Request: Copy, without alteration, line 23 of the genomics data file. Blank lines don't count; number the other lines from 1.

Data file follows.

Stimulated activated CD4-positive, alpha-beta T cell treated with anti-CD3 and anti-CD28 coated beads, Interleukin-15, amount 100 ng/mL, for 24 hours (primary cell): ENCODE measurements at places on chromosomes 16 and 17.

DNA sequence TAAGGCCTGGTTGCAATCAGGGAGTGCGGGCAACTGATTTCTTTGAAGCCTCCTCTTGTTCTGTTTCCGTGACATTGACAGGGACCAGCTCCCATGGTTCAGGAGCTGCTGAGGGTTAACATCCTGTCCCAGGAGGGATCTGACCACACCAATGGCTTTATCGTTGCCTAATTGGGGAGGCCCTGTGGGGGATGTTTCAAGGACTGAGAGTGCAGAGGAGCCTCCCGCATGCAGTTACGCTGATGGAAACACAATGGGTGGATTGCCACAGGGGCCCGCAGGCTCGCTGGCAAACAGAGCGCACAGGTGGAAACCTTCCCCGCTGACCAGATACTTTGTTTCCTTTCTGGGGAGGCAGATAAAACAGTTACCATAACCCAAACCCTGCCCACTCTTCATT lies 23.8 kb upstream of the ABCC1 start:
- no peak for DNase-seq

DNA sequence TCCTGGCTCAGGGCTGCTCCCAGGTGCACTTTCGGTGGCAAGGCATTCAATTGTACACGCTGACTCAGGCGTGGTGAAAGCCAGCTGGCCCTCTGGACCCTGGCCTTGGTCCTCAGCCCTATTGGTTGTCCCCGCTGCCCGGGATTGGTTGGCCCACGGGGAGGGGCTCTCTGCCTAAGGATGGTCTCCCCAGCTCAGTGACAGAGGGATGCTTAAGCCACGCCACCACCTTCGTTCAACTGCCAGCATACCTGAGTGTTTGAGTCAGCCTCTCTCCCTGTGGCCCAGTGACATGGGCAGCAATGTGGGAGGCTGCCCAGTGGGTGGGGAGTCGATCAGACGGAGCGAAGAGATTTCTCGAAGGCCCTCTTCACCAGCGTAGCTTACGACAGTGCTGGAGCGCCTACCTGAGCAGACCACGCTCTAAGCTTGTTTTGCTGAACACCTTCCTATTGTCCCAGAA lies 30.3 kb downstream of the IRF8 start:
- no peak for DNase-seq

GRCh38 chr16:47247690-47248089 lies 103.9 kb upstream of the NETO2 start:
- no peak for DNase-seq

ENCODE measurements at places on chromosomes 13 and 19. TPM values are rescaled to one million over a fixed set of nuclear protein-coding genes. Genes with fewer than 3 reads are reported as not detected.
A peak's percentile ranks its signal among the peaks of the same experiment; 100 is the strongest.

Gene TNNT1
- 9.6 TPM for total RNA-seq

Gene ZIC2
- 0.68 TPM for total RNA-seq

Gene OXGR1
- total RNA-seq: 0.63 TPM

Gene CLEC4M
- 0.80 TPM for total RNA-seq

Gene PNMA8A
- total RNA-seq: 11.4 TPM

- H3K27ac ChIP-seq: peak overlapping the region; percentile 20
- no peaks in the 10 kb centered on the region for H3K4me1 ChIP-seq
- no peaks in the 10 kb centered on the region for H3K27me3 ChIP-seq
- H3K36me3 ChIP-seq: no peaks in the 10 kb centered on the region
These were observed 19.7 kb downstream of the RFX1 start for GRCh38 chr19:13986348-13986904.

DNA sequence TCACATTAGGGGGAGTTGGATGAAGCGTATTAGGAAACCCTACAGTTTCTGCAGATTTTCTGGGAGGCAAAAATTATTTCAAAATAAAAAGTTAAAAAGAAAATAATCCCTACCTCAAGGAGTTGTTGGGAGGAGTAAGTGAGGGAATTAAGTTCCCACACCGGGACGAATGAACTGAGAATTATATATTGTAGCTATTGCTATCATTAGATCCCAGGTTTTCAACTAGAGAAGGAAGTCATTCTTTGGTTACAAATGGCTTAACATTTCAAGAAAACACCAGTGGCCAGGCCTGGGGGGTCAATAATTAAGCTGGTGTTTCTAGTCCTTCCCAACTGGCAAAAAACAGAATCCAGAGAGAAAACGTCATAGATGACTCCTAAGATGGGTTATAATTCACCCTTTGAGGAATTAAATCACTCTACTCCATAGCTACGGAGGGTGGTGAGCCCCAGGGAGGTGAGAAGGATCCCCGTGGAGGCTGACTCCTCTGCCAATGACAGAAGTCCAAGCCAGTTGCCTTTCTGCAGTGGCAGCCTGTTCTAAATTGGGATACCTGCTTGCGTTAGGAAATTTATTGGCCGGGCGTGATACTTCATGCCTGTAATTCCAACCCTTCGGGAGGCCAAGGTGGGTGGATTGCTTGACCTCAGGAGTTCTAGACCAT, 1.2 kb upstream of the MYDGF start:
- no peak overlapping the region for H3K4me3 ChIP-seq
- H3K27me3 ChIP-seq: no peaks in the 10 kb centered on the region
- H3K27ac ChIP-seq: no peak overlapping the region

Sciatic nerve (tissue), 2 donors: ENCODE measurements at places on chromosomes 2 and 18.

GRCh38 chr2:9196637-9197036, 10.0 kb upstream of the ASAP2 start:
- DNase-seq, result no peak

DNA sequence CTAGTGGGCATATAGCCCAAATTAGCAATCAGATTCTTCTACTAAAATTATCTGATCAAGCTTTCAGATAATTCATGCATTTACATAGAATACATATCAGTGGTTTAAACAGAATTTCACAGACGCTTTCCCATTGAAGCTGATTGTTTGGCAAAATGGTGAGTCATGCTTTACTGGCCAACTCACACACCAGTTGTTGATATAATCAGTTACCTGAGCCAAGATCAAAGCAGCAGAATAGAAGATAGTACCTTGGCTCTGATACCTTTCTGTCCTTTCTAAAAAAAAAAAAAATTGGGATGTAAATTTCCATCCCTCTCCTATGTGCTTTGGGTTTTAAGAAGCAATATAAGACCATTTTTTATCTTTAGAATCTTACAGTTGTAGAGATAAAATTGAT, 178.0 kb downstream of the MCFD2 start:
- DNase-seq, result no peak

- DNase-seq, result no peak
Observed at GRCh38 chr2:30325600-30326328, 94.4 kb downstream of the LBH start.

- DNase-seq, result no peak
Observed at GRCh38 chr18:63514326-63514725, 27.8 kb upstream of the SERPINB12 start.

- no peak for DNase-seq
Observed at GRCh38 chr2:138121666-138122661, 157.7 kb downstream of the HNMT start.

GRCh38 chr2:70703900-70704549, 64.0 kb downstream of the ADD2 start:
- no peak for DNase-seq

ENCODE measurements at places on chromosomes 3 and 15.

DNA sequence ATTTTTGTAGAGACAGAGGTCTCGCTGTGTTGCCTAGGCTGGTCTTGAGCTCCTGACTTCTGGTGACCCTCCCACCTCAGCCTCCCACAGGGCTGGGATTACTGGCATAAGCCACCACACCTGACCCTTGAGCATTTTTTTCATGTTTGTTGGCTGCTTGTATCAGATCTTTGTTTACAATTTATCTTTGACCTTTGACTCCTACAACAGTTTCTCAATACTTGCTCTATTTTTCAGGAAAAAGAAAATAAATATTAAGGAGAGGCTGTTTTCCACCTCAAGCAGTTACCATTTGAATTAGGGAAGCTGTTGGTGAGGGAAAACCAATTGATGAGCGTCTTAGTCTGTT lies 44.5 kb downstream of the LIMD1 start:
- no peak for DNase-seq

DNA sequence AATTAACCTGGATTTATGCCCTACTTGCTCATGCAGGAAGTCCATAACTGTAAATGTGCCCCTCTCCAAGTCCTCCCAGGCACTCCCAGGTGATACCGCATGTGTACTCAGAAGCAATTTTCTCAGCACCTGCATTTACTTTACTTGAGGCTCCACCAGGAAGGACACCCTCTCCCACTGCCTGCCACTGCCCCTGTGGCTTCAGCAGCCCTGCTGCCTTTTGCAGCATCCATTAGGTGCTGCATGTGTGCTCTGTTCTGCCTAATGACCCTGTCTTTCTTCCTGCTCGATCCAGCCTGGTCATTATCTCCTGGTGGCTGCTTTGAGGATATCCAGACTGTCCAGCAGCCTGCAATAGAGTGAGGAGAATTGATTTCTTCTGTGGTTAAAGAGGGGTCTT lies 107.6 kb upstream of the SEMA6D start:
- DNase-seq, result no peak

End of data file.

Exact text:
- H3K36me3 ChIP-seq: no peaks in the 10 kb centered on the region